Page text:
Telehealth: Vendors put out HME feelers
ALEXANDRIA, Va. - Does telehealth represent a revolution in health care that HME providers should be positioning themselves for, or is it a pie-in-the-sky idea that falls short in terms of practical application, financial support and industry acceptance?
AAHomecare recently hosted a teleconference to weigh those questions and more. The session featured a panel that included representatives from two telehealth manufacturers offering their views on how HME providers can capitalize on what is being touted as a new frontier for health care.
Telehealth manufacturers appear poised for a full-scale push into the homecare market and are currently examining supply chain options. HME providers are among those being considered as potential distributors of the equipment, said conference participants.
"We are receptive to the idea of having HME providers work with us," said Dr. Pramod Gaur, president and CEO of Tarrytown, N.Y.-based Viterion Telehealthcare. "There are two reasons why HME represents good synergy for us as a distributor--one is that they have a fixed infrastructure and have existing relationships with the home health agencies, visiting nurses and hospitals in the community. The other is that they are already providing delivery and setup services to patients' homes."
Still, HME is only one of various supply channel avenues manufacturers are reviewing, said Dr. Charles Jacobus, president of Ann Arbor, Mich.-based Cybernet Medical.
"Several strategies are being looked at," he said. "One manufacturer may favor an HME distribution model, another may want to contract directly with customers. But when you consider who has the best relationships with doctors and hospitals, it's the HME provider. They have a geographical monopoly."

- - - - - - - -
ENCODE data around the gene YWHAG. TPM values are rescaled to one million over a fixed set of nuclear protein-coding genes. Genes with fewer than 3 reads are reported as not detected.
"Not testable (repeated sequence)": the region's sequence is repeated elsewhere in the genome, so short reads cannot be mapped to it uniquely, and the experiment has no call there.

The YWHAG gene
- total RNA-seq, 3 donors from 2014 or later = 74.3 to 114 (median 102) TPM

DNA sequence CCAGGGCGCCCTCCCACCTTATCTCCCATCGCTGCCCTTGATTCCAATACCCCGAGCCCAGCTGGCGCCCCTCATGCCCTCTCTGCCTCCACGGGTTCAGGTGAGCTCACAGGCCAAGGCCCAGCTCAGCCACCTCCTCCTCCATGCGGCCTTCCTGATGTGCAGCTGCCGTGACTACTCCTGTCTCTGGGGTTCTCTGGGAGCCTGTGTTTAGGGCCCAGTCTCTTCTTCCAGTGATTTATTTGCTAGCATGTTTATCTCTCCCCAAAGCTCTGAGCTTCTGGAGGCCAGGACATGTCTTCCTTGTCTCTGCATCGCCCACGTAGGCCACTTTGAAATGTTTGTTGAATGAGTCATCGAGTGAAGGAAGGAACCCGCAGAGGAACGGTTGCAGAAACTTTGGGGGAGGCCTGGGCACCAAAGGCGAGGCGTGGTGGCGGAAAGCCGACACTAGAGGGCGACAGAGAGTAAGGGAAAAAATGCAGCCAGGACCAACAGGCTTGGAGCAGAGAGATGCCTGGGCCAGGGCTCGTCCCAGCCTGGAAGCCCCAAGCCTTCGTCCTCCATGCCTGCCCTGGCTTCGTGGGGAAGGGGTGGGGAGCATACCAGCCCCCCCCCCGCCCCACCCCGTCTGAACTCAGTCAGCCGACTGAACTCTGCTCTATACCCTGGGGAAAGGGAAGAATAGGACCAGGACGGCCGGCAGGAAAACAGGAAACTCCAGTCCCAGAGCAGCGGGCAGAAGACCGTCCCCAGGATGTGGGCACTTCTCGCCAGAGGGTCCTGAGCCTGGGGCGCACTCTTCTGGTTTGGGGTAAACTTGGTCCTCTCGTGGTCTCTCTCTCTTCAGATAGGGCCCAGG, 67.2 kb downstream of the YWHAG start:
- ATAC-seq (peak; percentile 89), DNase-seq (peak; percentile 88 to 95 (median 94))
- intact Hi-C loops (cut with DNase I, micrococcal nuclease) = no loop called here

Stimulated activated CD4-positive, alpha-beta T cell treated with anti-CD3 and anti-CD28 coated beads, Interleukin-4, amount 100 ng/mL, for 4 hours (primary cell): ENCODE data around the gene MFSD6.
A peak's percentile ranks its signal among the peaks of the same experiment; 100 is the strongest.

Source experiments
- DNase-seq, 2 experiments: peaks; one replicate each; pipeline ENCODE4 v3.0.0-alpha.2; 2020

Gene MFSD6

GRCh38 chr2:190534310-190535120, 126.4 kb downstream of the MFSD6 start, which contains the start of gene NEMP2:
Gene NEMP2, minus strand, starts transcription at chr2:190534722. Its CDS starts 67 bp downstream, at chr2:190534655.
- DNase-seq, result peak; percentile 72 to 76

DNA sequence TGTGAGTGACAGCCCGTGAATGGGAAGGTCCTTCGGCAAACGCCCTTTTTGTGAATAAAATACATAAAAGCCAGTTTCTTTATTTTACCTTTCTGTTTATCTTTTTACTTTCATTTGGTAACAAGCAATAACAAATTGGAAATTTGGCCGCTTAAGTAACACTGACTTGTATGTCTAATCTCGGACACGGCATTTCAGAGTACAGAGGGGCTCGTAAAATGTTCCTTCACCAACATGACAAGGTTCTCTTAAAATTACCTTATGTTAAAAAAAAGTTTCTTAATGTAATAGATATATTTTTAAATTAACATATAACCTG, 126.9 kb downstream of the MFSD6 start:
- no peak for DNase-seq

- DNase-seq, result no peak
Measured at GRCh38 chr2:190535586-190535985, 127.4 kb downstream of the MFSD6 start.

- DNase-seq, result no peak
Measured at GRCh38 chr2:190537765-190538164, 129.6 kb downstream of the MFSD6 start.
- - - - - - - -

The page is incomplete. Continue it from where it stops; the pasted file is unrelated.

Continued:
Already in limited usage across the country, telehealth equipment is designed to let healthcare professionals monitor chronically ill patients remotely by checking vital signs and other health status measurements. By keeping a close watch on patients from a distance, physicians, hospitals and home health agencies can minimize the number of direct interventions, thus generating significant cost savings, telehealth proponents contend.
Skeptics, however, point to the fact that public and private payers are not offering any reimbursement dollars for telehealth services and that healthcare professionals may be reluctant to purchase capital equipment that so far has not demonstrated an obvious return on investment.
In legislative circles, the telehealth concept is gaining momentum and support from Capitol Hill, which could eventually open doors for future reimbursement, said Ann Howard, AAHomecare's director of federal policy.